August 4, 2016 – Issue 20

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  • Swath timing: Plant population and SCC

    With fewer plants, a higher ratio of seeds comes from side branches. (Click image to enlarge.)

    Yield and quality benefit from leaving canola standing longer before swathing. The common recommendation is to wait until at least 50-60% seed colour change (SCC) on the main stem. But that may be overly simplistic — especially if plant populations are low. The graph shows that as plant populations drop, more and more yield will come from side branches.


  • Top 10 steps to prep for harvest


    One step is to sharpen chopper blades to improve residue management, especially for fields in cereals now that will be in canola next year.


  • Pre-harvest scouting: Diseases, weeds, CSPW exit holes

    Exit holes from cabbage seedpod weevil larvae. Credit: Justine Cornelsen


  • Pre-harvest scouting: 8 diseases

    Sclerotinia stem rot. Credit: Justine Cornelsen

    Check patches of pre-mature ripened canola to identify the cause. It could be blackleg, clubroot, sclerotinia stem rot (pictured) or something else entirely. Here’s how to identify the major diseases of canola as fields get close to swathing stage…


  • Pre-harvest products for use in canola

    Glyphosate is registered for pre-harvest perennial weed control in canola. Glyphosate is to be applied when the majority of seeds are yellow to brown in colour and seed moisture is less than 30%. Heat fits between glyphosate and Reglone on the speed of dry down spectrum. Reglone is a contact herbicide (only kills what it contacts) and is registered in canola to dry immature green material to facilitate harvest. Reglone shuts the plant down quickly and basically STOPS it from maturing, which can lock in high green seed levels if applied prematurely.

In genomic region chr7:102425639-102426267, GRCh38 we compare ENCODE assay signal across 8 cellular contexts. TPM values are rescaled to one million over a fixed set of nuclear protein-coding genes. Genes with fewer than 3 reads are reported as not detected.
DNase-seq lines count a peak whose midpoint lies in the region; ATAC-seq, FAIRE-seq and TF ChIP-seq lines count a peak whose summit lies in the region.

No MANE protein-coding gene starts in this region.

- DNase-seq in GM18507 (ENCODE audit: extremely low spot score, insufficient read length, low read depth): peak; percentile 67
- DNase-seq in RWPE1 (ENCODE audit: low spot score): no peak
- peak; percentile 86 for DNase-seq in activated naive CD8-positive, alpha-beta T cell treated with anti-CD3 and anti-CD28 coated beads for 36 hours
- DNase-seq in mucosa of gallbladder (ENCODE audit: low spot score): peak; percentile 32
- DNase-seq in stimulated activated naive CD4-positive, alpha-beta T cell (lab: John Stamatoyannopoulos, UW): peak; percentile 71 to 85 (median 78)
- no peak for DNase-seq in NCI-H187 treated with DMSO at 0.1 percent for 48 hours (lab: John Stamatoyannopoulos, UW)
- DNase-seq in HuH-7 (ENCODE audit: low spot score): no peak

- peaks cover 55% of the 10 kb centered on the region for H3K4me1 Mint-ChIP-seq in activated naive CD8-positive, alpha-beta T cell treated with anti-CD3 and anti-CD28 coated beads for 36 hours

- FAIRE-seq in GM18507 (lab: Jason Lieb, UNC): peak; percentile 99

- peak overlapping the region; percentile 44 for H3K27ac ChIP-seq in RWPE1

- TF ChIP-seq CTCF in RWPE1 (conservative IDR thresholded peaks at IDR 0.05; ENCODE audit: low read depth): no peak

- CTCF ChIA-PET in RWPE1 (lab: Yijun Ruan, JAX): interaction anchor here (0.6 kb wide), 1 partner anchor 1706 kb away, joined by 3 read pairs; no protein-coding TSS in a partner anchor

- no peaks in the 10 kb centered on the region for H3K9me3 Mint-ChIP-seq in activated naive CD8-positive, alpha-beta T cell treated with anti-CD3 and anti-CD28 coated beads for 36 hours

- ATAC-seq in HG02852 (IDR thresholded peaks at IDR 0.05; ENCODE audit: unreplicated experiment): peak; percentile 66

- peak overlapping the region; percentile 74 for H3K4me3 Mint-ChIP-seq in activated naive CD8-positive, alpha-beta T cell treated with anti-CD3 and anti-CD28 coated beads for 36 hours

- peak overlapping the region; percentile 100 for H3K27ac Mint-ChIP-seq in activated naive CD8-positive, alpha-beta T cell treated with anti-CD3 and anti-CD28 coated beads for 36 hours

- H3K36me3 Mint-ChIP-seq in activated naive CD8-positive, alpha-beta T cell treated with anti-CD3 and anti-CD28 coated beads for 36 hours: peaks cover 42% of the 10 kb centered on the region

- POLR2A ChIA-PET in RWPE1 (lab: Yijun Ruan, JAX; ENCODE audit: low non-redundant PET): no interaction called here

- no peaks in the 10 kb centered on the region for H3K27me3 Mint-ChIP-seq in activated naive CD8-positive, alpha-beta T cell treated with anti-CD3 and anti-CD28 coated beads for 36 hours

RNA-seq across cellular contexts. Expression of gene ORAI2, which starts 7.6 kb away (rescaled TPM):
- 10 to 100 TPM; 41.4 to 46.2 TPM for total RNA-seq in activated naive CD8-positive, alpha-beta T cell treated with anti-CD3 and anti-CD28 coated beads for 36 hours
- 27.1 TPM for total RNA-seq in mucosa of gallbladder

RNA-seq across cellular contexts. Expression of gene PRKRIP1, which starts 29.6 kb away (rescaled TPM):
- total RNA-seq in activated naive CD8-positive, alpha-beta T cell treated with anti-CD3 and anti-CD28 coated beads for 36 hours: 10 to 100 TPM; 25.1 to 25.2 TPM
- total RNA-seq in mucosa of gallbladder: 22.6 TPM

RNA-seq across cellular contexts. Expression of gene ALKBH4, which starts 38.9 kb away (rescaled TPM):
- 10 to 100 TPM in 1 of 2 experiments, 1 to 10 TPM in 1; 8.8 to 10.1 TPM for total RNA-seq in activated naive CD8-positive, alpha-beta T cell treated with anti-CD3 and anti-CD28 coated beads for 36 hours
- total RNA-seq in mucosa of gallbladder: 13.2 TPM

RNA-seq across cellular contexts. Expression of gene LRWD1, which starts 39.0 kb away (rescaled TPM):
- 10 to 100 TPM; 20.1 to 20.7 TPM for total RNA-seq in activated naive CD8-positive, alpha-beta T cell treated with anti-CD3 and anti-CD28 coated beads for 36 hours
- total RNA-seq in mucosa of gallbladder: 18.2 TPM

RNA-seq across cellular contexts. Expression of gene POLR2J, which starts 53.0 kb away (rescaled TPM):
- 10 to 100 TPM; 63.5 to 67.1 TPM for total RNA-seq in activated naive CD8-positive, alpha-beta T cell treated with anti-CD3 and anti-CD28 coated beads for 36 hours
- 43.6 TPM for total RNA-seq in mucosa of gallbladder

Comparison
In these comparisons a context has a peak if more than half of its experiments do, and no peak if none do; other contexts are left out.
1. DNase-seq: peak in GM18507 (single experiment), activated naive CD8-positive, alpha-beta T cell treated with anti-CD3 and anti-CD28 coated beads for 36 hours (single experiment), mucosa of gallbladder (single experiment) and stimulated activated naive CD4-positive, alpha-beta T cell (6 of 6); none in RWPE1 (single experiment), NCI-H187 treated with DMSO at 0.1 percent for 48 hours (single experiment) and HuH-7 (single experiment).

• Lygus thresholds: Good vs dry conditions

    Lygus. Credit: Dan Johnson

    In dry conditions: Threshold tables for lygus indicate that if canola is $12 per bushel and spray costs $8 per acre, the threshold at the early pod stage is 5 lygus adults or late instar nymphs per 10 sweeps (0.5 per sweep).
    In moist and high-yield conditions: The economic threshold is likely quite a bit higher. At early pod stage, the lowest action threshold to consider in good growing conditions could be 10-20 per 10 sweeps (1-2/sweep). At the late pod stage, 50 lygus per 10 sweeps (5 per sweep) at could cause a 2 bu./ac. reduction in yield — which could be a more suitable economic threshold in this situation.


  • Aster yellows: What does it look like?

    Aster yellows. Source: Keith Gabert

    Aster yellows is a phytoplasma infection that causes misshapen pods and flower buds. Most fields in most years have less than 1% infection, which is not an economic level of loss.


  • Hail on podded canola

    These white spots on pods and stems are hail damage. These plants and seeds should be fine, but more intense hail could have damaged and bruised seed.

    With severe hail after flowering, plants can start to regrow, going through flowering stages again. This really sets back maturity, but with enough time, new branches can produce enough yield to make harvesting worthwhile. The question is, is this a crop worth much more investment?


  • Volunteer your fields for the SK disease survey

    The Saskatchewan Ministry of Agriculture is planning its annual canola disease survey. Part of the survey involves soil sampling and DNA-based testing for the presence of the clubroot causal agent. The DNA test detects the clubroot pathogen at levels lower than those required to cause visible symptoms in the field, thereby providing an early assessment of disease risk before yield loss due to the disease occurs. If you would like a field tested for clubroot as part of the Ministry’s survey please email with your name, phone number, RM and Legal Land Location.


Canola Watch